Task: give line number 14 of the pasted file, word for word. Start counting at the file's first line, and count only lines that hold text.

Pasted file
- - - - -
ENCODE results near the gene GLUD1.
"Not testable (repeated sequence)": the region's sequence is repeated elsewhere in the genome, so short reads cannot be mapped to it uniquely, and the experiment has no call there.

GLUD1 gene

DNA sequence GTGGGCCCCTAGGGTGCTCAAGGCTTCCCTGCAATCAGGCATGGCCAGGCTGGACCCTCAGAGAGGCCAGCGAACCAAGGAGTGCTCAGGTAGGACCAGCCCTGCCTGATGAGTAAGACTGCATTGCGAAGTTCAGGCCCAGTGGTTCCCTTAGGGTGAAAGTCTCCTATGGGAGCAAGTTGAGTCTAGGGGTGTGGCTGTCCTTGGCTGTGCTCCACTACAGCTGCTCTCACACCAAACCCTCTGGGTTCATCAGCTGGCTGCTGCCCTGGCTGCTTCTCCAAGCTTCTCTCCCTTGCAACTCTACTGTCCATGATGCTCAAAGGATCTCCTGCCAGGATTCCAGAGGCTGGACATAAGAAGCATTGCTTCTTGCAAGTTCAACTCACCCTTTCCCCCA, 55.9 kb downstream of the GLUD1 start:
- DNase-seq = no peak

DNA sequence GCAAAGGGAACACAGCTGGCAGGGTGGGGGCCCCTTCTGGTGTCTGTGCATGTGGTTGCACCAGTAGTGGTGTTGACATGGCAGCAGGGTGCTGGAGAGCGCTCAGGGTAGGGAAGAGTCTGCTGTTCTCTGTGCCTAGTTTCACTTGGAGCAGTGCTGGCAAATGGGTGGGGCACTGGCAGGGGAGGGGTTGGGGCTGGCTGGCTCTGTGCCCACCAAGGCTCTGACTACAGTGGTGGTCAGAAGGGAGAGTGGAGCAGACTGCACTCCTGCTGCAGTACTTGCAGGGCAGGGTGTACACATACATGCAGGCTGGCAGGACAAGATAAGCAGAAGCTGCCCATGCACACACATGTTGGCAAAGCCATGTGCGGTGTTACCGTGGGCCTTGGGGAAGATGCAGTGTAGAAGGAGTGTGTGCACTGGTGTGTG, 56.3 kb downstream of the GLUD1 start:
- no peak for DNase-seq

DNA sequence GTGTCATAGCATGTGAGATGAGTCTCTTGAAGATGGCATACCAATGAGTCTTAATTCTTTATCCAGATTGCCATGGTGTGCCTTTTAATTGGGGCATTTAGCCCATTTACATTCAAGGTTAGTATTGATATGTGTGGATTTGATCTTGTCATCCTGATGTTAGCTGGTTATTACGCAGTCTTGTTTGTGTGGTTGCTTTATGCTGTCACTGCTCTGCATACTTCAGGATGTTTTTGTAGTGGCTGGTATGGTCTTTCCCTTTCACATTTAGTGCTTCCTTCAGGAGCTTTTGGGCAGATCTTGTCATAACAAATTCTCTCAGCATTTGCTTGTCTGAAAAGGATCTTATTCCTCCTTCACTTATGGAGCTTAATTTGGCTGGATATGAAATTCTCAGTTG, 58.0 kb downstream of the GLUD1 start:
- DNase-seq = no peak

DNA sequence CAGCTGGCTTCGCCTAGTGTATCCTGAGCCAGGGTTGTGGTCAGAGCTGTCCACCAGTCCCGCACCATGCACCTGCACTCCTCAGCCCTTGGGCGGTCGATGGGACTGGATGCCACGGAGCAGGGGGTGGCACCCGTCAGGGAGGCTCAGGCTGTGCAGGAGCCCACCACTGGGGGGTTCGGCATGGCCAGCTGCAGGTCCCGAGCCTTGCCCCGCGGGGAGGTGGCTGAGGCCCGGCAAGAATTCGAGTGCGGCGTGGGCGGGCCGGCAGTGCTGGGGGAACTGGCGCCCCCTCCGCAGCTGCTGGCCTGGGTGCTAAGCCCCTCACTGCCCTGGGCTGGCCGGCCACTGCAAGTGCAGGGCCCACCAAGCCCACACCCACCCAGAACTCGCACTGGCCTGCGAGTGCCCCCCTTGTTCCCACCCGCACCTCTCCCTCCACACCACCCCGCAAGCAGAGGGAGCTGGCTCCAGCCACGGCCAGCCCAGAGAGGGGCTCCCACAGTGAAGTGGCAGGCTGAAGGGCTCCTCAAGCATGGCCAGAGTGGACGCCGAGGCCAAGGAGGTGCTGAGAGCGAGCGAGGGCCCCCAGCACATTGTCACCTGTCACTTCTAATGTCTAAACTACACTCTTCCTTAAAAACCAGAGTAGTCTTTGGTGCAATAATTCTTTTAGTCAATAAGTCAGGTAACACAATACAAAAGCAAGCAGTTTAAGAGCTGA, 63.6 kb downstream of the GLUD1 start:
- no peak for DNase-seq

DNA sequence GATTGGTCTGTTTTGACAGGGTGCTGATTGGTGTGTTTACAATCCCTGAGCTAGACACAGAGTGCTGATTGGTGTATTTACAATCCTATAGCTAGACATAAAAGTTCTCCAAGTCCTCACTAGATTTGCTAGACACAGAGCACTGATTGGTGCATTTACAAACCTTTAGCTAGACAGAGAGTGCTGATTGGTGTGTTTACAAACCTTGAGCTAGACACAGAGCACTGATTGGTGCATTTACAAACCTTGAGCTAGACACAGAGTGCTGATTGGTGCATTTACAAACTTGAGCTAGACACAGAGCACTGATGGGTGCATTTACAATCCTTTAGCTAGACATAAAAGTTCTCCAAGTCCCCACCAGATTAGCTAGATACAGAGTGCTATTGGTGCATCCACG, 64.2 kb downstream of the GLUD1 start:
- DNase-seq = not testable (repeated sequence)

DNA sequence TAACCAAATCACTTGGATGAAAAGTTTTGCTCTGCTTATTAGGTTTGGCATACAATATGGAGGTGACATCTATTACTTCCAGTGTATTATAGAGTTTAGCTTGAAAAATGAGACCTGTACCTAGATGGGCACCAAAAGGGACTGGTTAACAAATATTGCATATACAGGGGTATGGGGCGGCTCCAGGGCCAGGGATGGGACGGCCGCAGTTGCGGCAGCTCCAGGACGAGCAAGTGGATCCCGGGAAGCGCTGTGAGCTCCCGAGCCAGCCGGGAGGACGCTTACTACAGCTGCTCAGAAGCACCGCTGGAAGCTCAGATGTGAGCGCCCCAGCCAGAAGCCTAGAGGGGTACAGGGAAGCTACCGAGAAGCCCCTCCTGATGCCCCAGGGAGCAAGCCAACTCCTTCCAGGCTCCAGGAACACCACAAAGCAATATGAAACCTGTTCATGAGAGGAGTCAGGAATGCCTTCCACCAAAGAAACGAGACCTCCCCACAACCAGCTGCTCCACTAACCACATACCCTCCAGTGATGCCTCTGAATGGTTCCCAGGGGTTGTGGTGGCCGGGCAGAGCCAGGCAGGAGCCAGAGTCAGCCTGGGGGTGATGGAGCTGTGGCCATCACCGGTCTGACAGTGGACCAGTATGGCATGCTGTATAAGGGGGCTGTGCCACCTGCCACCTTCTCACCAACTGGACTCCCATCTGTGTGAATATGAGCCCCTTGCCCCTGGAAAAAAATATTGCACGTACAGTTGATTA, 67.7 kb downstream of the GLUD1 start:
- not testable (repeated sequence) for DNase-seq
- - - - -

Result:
DNA sequence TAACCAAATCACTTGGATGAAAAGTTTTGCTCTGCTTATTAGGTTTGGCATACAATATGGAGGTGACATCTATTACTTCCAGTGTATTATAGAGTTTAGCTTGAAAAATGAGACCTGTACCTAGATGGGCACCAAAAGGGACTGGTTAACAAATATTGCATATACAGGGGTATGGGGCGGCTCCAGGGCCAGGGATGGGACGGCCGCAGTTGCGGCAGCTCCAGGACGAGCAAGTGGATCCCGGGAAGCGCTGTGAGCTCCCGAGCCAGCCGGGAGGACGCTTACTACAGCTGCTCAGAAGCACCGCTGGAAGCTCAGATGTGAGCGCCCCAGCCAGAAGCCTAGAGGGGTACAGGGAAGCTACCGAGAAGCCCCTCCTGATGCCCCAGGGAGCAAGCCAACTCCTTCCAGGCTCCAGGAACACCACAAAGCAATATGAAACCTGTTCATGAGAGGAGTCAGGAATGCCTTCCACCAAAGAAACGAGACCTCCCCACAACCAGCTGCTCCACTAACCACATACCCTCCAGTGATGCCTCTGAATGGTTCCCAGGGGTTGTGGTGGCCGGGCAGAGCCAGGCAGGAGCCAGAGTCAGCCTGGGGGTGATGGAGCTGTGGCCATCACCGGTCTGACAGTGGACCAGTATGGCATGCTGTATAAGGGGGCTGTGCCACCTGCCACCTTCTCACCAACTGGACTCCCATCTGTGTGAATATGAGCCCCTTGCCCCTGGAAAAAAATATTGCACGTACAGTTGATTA, 67.7 kb downstream of the GLUD1 start: